Science

Blue Origin New Shepard Mission Reaches New Heights

Blue Origin New Shepard Mission
Image source: YouTube Video Screenshot

Jeff Bezos’ space company, Blue Origin, has successfully completed the latest test flight of its fully reusable New Shepard launch system – bringing them one step closer to bringing private citizens into suborbital space.

The launch of the Blue Origin system – named New Shepard – took place from the company’s West Texas launch site at 1:06 pm EDT. The craft reached an altitude of 347485 feet, the highest flight it has reached to date – before returning back to Earth with a successful landing.

New Shepard is ordinarily designed to reach an altitude of 62 miles, and managed to surpass that goal by a decent margin by reaching a height of 66 miles – making it the highest distance it has managed to travel thus far, and blazing past the Kármán line—the widely accepted boundary between Earth’s atmosphere and outer space.

The rocket takes off and lands vertically by using boosters, just as we saw with SpaceX’s Falcon rockets, and this test flight was carrying a passenger capsule carrying a test dummy – known as Mannequin Skywalker. It was also carrying research payloads from NASA, the German Aerospace Center, and other commercial customers. This New Shepard launch is the most recent of private space launches that are starting to blur the lines between governmental agencies and businesses that have set their sights on space. While space travel was previously reserved for agencies like NASA, companies like SpaceX – and now Blue Origin – have proven that it’s possible to make space travel efficient and economical given enough resources and talent. The New Shepard launch brings Blue Origin one step closer to their goal of making space tourism a feasible option.

The capsule being carried by New Shepard managed to land successfully after detaching from the top of the rocket and deploying parachutes – making the eighth flight of the system since its first launch, back in 2015, a resounding success. This was the second test of the newly redesigned rocket and capsule – a redesign that has seemed to pay off.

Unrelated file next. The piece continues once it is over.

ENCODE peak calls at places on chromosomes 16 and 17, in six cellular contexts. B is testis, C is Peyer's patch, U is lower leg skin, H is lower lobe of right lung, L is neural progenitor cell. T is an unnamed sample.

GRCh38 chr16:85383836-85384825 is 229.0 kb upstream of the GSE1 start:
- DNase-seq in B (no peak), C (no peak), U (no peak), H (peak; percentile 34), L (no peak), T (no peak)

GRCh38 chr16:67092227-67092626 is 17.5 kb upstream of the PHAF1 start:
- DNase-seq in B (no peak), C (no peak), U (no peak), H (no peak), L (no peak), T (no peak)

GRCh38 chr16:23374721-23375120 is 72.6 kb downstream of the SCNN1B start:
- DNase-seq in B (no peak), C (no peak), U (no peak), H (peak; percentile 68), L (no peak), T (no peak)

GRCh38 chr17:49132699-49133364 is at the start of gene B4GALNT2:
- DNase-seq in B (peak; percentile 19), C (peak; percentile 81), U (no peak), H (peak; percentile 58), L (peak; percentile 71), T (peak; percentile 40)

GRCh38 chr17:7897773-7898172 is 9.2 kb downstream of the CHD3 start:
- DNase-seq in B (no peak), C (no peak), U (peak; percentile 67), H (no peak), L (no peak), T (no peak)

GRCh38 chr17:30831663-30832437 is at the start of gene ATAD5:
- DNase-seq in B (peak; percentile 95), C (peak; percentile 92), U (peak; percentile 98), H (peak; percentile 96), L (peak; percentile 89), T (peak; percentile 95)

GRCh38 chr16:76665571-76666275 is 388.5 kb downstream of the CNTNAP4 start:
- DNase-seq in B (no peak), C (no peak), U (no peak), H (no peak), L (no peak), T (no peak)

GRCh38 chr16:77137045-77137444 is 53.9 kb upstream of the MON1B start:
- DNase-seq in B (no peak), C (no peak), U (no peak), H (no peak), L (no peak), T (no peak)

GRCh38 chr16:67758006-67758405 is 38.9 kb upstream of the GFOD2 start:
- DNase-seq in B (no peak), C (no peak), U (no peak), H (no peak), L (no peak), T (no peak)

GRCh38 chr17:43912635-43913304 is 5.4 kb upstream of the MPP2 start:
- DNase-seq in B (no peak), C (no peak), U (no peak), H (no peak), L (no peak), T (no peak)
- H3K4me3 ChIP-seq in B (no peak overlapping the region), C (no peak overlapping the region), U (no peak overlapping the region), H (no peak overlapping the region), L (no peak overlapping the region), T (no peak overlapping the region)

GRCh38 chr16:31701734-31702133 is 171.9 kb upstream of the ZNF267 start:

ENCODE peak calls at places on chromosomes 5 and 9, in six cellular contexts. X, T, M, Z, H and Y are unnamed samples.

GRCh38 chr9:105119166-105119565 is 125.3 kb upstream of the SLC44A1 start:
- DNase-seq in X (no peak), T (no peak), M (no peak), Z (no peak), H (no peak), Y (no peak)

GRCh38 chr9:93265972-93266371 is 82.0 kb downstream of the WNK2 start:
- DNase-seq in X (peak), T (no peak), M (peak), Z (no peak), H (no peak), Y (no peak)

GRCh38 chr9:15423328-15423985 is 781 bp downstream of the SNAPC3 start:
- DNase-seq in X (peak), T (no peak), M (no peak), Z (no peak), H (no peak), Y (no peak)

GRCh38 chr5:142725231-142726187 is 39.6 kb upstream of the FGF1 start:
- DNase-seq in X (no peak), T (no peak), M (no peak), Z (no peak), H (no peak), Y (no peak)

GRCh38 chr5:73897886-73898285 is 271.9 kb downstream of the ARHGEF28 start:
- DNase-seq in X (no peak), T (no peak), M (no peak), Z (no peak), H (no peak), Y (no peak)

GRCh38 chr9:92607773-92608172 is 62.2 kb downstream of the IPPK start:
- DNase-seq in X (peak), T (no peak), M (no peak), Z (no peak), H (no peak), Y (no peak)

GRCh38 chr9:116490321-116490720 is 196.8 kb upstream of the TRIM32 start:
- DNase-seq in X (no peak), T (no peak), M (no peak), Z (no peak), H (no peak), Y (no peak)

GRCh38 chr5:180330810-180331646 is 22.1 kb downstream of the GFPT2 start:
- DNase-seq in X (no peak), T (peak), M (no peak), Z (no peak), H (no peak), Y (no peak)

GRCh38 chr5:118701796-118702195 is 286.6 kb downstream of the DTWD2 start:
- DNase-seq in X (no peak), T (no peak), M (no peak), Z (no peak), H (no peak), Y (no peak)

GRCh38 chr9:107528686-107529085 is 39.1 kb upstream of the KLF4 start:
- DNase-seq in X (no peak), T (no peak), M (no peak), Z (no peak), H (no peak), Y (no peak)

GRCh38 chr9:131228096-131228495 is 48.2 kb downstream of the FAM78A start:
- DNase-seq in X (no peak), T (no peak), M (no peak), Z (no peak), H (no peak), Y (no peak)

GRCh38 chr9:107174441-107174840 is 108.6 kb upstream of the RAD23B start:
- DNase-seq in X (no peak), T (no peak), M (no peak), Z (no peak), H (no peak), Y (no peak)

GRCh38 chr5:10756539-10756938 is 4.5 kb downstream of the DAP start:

Blue Origin has stated that they will likely not be taking passengers into outer space aboard the New Shepard until 2019, but they have already outlined what passengers who would like a trip into space have to look forward to.

When the spacecraft launches, passengers will experience two minutes of vertical ascent – after which the capsule, carrying up to six people at the time, will detach from the rocket and launch into outer space. At this point, passengers will experience weightlessness and will be able to see the curvature of the Earth through large windows – the largest windows of any spacecraft to date, in fact. After about four minutes in outer space, the New Shepard capsule will re-enter Earth and descend to the surface before landing – a process that is entirely automated. In addition to turning a profit through space tourism, New Shepard will also be available for hire by governments and private businesses in order to carry out experiments.

As mentioned above, the most recent launch carried experiments from a number of different agencies – allowing the test flight to play double duty by delivering equipment that can investigate the effects of microgravity on gene expression and test the ability to provide commercial WiFi access to users in space.

Jeff Bezos founded Blue Origin back in 2000 with the goal of bringing humanity into outer space while continuing to drive down prices. Only in the past few years has space travel started to become somewhat economical, and we’re a long way off from the average person being able to take a trip into space, but companies like Blue Origin and SpaceX are proving that the dream of expanding outside of the reaches of our own planet may be a real possibility. In addition to the New Shepard launch, Blue Origin is also working on a heavy-lift orbital rocket known as New Glenn – a project which is set to launch in 2020.

While 2019 and 2020 may seem a decent way off at this point, it’s actually quite a short time in terms of space travel. With SpaceX planning to send a man to Mars within the next couple of years as well, we could see our understanding of and reach into the rest of our universe expand quite drastically within just a few years. Hopefully the Blue Origin mission goes off without a hitch, allowing those with the resources to experience the magic of weightlessness and a view of our planet that precious few will be able to see.

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